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Commercial & Industrial Maintenance Training

By Publisher
| Last Updated

With facilities management or industrial maintenance training, you can start becoming the kind of skilled pro who keeps factories, plants, and production facilities functioning effectively. This area of the skilled trades is full of good-paying opportunities, especially for people with some formal training. And it involves the kind of work that can be very satisfying on both a mental and physical level.

Education & Training

While a high school diploma is enough to get started in industrial or facilities maintenance, you can improve your odds of success by completing some post-secondary training.

HoHoKus School of Trade & Technical Sciences

  • Paterson, New Jersey
  • Facilities Management
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MIAT College of Technology

  • Canton, Michigan
  • Houston, Texas
  • Industrial Maintenance Technician
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Length of Training

Most commonly, it takes 12 to 24 months to complete a facilities or industrial maintenance program. However, a small number of programs can be completed in less than a year.**

Most Common Length of School**
(range in months)

  • Welding
  • Electrical
  • HVAC technology
  • Diesel technology
  • Facilities/industrial maintenance
    12-24 Logo

Program Options

Certificate programs are the shortest option. Some are designed to help you learn the basics of the field and prepare for an entry-level position. Others offer targeted training to workers who already have some maintenance experience and want to expand their skills in specific areas.

Diploma and associate degree programs offer more comprehensive training and can take up to two years to complete.** They often cover the same technical areas, but associate degree programs usually involve more general courses like math or communication.

Apprenticeship programs can last anywhere from three to five years.** Millwrights and electricians commonly go this route, but programs are also available for mechanics. Each year, apprentices complete a mix of classroom instruction and paid on-the-job training. Post-secondary training is not usually required before beginning an apprenticeship, but it can make you a stronger candidate. You can look for available opportunities through the U.S. Department of Labor.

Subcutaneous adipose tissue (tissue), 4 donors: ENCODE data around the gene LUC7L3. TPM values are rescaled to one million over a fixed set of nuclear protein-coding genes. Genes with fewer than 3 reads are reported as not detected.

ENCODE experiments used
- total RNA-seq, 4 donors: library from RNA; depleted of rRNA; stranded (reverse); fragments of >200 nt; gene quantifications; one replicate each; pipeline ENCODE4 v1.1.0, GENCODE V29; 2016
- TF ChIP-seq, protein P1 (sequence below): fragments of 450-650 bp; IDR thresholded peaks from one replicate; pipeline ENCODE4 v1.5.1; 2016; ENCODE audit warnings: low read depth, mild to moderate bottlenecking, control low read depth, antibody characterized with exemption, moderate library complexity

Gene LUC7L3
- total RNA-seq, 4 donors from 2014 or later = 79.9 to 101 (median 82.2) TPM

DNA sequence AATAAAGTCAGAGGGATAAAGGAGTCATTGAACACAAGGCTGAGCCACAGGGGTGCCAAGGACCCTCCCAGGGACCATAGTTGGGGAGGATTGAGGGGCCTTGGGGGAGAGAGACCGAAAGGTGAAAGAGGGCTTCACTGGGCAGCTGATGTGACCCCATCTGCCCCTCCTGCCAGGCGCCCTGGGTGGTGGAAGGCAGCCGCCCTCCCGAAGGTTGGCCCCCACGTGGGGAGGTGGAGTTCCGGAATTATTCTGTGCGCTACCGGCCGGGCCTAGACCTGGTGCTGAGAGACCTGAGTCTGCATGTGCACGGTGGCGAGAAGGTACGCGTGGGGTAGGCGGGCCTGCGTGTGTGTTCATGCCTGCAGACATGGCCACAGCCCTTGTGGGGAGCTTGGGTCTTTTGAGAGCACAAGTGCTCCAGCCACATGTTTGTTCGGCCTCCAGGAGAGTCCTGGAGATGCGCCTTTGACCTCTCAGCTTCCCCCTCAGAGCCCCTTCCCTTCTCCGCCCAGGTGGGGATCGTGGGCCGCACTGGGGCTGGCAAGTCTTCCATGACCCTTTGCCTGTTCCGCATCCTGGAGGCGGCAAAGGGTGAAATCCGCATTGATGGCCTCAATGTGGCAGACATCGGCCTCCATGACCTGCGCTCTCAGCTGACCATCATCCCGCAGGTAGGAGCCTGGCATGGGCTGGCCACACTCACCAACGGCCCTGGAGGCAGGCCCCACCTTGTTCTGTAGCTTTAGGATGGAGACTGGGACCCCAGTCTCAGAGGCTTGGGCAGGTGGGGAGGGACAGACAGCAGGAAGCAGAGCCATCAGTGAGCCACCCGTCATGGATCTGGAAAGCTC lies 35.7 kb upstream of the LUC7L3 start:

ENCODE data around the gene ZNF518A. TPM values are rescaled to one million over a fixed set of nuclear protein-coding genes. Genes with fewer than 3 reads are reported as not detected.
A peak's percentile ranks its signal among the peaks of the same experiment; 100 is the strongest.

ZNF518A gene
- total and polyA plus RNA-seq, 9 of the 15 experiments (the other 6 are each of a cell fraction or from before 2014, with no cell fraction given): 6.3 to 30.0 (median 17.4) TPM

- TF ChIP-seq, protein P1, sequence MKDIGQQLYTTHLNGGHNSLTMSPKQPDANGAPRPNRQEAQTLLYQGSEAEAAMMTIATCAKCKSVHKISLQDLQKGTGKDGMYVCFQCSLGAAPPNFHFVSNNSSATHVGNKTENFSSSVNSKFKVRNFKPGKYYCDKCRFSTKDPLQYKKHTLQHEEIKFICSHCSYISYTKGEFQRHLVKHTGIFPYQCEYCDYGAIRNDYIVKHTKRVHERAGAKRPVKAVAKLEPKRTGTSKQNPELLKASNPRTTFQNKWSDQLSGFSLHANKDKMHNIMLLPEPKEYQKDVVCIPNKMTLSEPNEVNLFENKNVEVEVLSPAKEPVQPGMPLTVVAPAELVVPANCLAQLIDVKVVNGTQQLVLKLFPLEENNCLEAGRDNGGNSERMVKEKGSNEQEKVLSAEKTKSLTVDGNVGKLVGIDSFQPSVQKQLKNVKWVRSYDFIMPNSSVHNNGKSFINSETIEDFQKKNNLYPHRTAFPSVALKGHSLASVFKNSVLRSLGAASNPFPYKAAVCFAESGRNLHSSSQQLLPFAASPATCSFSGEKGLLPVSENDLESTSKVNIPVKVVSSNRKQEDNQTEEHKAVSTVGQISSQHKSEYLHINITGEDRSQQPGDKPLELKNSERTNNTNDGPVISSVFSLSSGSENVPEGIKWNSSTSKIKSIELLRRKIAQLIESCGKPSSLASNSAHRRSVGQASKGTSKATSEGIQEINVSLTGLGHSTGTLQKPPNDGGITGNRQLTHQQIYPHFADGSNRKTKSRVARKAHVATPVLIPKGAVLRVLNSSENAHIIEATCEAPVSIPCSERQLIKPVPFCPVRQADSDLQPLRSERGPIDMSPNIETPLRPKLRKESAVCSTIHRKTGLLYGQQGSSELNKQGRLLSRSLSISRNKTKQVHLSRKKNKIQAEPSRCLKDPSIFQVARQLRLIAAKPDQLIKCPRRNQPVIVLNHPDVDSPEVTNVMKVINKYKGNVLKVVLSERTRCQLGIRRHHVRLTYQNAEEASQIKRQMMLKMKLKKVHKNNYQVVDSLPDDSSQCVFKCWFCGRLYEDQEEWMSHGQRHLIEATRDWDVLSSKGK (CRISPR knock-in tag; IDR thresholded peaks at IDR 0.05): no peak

Typical Courses

Training courses frequently cover topics such as:

  • Blueprint reading
  • AC and DC circuits
  • Motor controls
  • Robotics
  • Programmable logic controllers
  • Fluid power and piping systems
  • Hydraulics and pneumatics
  • Instrumentation and process control
  • Rigging
  • Welding and metal cutting
  • Industrial wiring
  • Basic plumbing
  • Basic carpentry
  • HVAC systems
  • Precision machining
  • Forklift operation
  • National Electrical Code
  • Technical math
  • Troubleshooting techniques

Skills You Can Learn

Two construction workers in orange safety vests and hard hats smiling at an industrial siteDepending on the program you select, you could start learning how to:

  • Read and understand blueprints, diagrams, and schematics
  • Calibrate equipment
  • Monitor machine operations
  • Diagnose and repair plumbing, heating, cooling, electrical, or mechanical systems
  • Write programmable logic controller (PLC) programs to control automated processes
  • Install and troubleshoot PLCs
  • Use industrial-quality equipment to install or modify components and systems
  • Perform preventive maintenance
  • Follow safe work practices

Licensing & Certification

Some types of maintenance activities require licensing at the state or local level. Each jurisdiction has its own regulations, but people who perform electrical, plumbing, or HVAC work are often subject to special requirements. You can research the rules in your area using CareerOneStop's license finder.

Anyone who services equipment that uses refrigerants must obtain Section 608 certification. That requires passing a written test administered by an organization approved by the Environmental Protection Agency.

Other certifications are not legally required but can make you more attractive to potential employers. Relevant options include:

In addition, multiple certifications are available from organizations such as:

Education & Training FAQs

What's required to begin an apprenticeship?

Apprentices generally must be at least 18 years old and hold a high school diploma, GED, or equivalent credential. You may also need to pass an assessment test and/or a background check and drug screen.

Some apprenticeships are open to candidates with no previous education or experience. However, others prefer to take on candidates who have college-level training or at least a year of maintenance experience.

Can I take an online course in this field?

Because industrial maintenance is such a hands-on trade, most programs are only offered on campus. However, it's possible to find facilities management programs that are offered online or in a hybrid format. Also, some workforce development programs offer online training options for employers who want to help their maintenance workers upgrade their skills.

What can I do to prepare for a program?

Taking high school courses related to math, science, engine repair, computer science, or electronics is a good start. In addition, any experience or training in welding, blueprint reading, and mechanical drawing will serve you well.

Career Information

If you like the idea of hands-on, detail-oriented work that involves plenty of problem-solving, a career in facilities or industrial maintenance may be a good choice.

Career Snapshot

Career Outlook*
6.3% growth from 2021 to 2031

Career Outlook infographic

Median Salary*
(Average Median)

Median Salary infographic

Job Openings*
Average Yearly Openings

Job Openings infographic

Length of Training
Most Common Length

Training Length infographic

Work Settings

Work setting infographic
  • U.S. Bureau of Labor Statistics
  • U.S. Department of Education Logo


According to Occupational Employment and Wage Statistics (OEWS) program estimates, these are the median annual earnings for people who work in careers within facilities and industrial maintenance:***

Based on the above figures, the average median wage for industrial maintenance specialists is $55,441.

Median Annual Wage Comparison***

  • Electro-mechanical & mechatronics techs
  • Electricians